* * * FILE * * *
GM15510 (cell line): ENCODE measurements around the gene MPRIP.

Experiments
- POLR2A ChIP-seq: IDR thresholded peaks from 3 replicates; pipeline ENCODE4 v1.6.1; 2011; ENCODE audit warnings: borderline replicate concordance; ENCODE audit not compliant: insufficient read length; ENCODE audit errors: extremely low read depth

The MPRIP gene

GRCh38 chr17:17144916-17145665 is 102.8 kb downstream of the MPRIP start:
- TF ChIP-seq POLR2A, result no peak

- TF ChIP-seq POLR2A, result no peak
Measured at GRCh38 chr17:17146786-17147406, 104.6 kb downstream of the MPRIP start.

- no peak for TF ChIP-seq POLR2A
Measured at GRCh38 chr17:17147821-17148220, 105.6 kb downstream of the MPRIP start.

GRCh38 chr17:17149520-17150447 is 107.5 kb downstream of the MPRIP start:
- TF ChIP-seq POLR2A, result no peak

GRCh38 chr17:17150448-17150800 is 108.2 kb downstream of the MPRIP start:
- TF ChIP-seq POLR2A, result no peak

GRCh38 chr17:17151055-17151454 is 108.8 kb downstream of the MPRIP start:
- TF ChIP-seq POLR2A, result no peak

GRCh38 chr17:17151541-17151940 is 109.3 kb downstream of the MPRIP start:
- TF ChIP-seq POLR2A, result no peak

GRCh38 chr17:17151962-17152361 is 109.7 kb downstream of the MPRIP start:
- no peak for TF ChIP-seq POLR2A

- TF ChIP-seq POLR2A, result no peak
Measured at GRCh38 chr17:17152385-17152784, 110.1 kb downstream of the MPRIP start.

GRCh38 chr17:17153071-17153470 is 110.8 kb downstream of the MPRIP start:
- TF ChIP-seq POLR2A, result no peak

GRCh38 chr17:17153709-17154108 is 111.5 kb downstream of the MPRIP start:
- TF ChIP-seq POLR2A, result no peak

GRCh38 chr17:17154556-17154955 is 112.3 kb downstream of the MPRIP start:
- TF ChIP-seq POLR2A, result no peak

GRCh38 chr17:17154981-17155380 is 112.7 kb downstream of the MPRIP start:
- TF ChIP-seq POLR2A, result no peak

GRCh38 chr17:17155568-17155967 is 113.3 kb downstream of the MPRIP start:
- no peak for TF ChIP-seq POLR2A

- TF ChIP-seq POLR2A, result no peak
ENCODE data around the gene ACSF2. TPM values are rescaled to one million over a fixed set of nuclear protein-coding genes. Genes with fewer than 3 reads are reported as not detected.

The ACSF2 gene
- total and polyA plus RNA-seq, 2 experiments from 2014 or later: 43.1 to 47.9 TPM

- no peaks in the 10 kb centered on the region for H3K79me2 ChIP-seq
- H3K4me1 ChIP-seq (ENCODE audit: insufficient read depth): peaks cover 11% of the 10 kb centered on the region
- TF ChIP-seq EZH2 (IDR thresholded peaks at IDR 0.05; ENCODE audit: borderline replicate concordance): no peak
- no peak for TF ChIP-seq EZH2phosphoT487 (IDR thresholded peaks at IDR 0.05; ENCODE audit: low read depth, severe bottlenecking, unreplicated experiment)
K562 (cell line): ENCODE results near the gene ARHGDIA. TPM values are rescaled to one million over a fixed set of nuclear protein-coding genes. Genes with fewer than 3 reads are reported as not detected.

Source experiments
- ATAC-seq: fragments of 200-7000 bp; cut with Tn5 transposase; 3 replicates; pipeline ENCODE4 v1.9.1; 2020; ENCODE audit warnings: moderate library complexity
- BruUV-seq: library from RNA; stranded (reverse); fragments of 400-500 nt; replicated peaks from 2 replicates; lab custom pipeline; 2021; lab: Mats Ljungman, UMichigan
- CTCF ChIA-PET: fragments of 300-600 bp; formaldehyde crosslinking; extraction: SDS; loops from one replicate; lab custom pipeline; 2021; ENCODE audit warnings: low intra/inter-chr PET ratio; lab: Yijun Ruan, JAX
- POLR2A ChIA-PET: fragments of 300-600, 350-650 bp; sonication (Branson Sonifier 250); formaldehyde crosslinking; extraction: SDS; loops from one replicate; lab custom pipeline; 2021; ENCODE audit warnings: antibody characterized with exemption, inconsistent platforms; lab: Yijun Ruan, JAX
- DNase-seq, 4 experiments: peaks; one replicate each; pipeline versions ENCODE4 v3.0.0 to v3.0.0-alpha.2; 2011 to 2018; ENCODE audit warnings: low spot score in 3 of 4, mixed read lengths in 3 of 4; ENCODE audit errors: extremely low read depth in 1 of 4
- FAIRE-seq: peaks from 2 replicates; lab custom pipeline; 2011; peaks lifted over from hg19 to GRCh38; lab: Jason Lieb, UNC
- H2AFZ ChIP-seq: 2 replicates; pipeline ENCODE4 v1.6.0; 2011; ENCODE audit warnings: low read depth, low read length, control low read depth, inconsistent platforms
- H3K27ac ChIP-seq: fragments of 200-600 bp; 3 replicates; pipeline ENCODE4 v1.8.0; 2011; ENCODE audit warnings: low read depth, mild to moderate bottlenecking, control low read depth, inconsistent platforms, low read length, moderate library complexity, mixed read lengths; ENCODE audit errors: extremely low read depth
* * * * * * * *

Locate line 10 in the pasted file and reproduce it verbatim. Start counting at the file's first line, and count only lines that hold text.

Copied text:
Measured at GRCh38 chr17:17147821-17148220, 105.6 kb downstream of the MPRIP start.